Small towns, big change: How Sardinians and Colombians shook things up
Along with communitywide improvements around the world, individuals in the U.S. are growing their own food at home, creating positive environmental change household by household.
1. United States
“Climate victory gardens” are feeding Americans while contributing to a healthier environment. During World War I and II, some 20 million families across the United States planted victory gardens, supplying 40% of the country’s produce at their height. During the pandemic, backyard gardening has again grown in popularity. Green America, a nonprofit that helps people grow their own food as a way to fight climate change, has seen a jump in gardens registered with the organization from 8,670 in 2021 to 14,655 in just the first two months of this year.
Why We Wrote This
In our progress roundup, communities around the globe pursued goals to improve the lives of their own residents. But the positive impact of their self-improvement plans often reaches beyond.
What makes a garden a climate victory garden, according to the organization, is its regenerative impact, avoiding pesticides and harmful chemicals and feeding both the gardener and pollinators. That type of farm, no matter how small, can sequester more than 25 tons of carbon per acre, according to methodology adapted from the nonprofit Project Drawdown and the Environmental Protection Agency. Although many gardeners have not formally registered, Green America estimates the gardens it’s aware of have offset the emissions of the equivalent of 39 million miles driven.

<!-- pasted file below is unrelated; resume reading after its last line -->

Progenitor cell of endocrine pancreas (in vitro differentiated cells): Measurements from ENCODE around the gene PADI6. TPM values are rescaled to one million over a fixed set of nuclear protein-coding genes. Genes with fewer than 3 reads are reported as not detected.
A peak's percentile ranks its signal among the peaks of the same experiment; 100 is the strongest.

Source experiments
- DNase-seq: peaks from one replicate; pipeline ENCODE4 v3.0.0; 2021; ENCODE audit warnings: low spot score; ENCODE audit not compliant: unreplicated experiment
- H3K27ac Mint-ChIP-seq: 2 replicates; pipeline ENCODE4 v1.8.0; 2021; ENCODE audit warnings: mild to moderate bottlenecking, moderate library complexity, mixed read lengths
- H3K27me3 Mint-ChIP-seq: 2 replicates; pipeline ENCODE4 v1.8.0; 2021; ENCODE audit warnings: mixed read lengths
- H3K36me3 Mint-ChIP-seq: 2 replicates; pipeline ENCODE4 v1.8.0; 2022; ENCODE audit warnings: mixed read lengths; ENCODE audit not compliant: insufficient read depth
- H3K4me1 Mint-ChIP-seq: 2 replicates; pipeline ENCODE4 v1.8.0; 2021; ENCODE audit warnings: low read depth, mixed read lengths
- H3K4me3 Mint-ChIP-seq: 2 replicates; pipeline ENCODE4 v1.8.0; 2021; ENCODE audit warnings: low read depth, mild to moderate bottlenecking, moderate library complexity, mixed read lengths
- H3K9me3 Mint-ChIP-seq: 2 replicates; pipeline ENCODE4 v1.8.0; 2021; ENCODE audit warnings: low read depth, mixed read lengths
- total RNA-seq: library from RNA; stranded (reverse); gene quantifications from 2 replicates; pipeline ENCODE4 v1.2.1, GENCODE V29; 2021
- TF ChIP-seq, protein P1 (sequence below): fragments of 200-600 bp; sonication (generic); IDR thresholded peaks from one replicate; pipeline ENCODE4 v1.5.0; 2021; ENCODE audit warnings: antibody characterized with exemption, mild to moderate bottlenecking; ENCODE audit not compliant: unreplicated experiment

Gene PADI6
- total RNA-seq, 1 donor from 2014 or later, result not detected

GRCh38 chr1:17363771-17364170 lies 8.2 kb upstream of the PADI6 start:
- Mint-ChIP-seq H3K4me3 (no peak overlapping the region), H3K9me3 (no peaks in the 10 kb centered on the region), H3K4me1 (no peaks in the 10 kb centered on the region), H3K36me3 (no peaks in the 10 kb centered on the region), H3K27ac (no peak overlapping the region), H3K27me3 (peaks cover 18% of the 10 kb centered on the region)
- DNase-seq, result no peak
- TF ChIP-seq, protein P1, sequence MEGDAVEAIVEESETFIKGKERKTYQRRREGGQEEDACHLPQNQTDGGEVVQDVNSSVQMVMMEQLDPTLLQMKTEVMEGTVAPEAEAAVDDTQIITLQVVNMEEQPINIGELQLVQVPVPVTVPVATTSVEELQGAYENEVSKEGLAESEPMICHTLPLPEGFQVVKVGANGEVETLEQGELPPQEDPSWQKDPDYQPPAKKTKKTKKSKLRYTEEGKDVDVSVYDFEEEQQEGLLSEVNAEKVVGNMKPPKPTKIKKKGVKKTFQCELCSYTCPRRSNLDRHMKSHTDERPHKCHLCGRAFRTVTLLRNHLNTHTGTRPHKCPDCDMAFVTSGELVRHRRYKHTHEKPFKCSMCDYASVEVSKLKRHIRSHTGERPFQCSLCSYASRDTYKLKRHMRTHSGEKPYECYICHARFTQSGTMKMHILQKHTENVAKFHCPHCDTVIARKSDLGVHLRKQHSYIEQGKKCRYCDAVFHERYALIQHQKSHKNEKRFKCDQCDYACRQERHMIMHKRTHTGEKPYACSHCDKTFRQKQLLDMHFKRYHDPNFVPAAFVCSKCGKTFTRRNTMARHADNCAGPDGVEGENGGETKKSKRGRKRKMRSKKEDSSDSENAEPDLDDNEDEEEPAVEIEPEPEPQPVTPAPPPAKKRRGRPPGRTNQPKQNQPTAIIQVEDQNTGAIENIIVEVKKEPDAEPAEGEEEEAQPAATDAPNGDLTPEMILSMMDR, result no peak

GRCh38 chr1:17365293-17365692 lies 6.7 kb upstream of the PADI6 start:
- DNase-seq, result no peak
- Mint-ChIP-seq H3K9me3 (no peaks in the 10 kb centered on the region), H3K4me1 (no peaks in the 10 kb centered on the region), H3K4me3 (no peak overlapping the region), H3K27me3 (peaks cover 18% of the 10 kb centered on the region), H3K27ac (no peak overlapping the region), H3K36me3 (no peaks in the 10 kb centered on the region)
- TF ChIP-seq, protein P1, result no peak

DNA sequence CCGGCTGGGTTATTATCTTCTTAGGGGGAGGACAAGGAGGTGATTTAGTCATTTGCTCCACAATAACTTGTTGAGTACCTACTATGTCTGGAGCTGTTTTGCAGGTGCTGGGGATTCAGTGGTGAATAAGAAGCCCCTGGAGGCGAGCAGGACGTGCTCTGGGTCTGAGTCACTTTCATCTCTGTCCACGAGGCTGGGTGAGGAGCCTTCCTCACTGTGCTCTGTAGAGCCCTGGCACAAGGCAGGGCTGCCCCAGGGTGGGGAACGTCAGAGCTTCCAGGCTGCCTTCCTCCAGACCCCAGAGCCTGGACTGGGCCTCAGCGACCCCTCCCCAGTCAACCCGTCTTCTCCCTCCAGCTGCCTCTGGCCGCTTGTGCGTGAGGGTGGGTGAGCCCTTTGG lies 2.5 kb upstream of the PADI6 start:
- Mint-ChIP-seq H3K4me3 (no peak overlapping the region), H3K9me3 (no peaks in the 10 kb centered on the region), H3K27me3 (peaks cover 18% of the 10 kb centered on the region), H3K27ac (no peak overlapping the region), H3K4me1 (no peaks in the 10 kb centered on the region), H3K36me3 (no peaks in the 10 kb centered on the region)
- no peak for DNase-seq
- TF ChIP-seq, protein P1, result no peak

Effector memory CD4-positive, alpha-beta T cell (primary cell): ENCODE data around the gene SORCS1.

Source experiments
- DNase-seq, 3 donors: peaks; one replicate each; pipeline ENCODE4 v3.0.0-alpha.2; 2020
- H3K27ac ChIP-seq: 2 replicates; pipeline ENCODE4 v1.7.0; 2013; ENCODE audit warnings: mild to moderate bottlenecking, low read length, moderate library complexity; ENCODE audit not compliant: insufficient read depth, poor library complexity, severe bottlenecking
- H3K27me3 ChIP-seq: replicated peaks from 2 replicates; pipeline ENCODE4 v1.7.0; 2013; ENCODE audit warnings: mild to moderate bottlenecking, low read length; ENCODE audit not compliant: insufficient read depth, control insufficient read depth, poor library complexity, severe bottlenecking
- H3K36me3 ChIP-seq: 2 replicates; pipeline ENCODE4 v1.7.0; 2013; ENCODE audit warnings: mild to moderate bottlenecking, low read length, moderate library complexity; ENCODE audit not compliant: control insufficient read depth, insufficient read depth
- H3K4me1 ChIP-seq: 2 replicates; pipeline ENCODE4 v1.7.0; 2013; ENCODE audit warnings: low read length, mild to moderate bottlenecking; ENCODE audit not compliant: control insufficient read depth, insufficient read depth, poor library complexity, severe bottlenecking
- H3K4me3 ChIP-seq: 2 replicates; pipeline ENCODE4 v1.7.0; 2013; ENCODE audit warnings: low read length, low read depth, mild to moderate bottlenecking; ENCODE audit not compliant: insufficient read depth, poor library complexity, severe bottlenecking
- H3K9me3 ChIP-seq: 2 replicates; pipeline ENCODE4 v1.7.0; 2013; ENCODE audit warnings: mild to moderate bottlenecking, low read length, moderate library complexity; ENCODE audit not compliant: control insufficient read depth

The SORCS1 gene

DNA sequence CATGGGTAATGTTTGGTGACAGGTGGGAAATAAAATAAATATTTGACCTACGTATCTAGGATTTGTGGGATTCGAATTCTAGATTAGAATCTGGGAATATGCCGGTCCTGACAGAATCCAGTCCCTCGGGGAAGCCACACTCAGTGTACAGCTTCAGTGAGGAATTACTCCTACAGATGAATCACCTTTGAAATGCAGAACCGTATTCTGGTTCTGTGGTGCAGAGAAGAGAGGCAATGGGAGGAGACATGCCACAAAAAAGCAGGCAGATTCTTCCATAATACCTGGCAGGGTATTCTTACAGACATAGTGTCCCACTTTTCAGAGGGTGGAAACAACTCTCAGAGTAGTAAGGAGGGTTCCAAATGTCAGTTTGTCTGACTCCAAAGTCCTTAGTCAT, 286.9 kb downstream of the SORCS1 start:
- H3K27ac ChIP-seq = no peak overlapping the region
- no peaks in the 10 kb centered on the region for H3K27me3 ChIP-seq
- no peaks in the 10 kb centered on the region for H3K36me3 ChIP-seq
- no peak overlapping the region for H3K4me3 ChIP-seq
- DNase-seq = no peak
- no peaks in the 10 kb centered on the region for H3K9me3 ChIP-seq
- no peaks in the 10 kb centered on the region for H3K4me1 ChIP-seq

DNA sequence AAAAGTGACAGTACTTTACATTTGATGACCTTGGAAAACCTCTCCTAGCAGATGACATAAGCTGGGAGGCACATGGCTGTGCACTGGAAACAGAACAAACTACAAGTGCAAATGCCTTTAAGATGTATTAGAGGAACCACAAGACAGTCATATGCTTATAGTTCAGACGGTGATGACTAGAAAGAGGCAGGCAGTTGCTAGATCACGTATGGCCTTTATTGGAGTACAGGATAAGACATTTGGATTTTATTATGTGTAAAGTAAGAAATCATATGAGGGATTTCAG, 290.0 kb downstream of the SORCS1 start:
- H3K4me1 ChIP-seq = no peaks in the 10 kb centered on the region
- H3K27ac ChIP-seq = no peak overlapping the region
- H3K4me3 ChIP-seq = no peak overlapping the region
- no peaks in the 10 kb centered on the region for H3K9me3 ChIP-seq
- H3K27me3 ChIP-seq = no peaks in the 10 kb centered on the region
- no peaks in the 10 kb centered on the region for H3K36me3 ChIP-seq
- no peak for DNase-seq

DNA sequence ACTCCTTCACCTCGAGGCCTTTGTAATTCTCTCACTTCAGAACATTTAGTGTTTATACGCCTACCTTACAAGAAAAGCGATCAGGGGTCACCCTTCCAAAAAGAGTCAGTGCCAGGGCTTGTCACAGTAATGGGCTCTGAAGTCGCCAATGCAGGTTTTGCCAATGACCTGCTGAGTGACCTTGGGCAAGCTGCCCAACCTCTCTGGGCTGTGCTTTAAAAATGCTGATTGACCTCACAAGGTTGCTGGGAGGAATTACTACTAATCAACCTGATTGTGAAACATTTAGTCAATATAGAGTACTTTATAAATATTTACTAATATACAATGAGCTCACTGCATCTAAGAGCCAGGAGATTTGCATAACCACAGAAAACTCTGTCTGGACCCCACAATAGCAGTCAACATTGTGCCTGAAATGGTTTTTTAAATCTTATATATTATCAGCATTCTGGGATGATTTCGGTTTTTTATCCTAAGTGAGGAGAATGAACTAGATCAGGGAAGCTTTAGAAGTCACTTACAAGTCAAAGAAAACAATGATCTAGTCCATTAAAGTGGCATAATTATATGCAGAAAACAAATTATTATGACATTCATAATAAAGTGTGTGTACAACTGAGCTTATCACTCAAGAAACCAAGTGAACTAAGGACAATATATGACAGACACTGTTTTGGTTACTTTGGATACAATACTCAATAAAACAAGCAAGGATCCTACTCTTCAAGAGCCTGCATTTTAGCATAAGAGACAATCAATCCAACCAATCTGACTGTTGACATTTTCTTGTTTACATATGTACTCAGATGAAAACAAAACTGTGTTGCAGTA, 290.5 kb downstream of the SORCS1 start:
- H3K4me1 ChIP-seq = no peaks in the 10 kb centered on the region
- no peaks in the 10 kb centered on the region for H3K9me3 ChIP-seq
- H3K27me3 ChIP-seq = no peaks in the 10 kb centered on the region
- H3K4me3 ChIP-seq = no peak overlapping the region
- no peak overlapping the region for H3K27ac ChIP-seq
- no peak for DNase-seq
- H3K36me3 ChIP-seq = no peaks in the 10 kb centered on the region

A public library in Colombia is keeping Indigenous stories and traditions alive. The mountainside town of Atánquez in the Kankuamo Indigenous reserve had never had a library, which meant there was nowhere to put a box of books delivered by the National Network of Public Libraries in 2013. So residents spruced up an abandoned building with tables, chairs, and shelves, creating a makeshift library. But they didn’t stop at books.
Today, children in the community regularly take part in library programming, from outings in which they try their hand at drawing ancient petroglyphs to gatherings with elders who share traditional music, recipes, and history. During the pandemic, the library gave kids recorders to document the stories of their family members and distributed seeds and groceries to those in need.
For decades, many Indigenous people in the area had distanced themselves from their culture to assimilate to mainstream Colombian society. This project is helping change that. “Little by little our people are falling in love and valuing what they are as indigenous peoples,” said Ener Crispin Cáceres, a Kankuamo elder. In 2017, the library won Colombia’s national library award and has earned international recognition.
An Italian town with a violent past made a new name for itself by promoting cultural tourism. Mamoiada sits in the heart of the island of Sardinia in a region the Romans once called Barbària. In the late 1990s and early 2000s, Mamoiada became infamous for a series of killings linked to a family feud. But instead of giving up on the troubled town, where economic opportunities were scarce, residents and local administrators harnessed the region’s cultural strengths.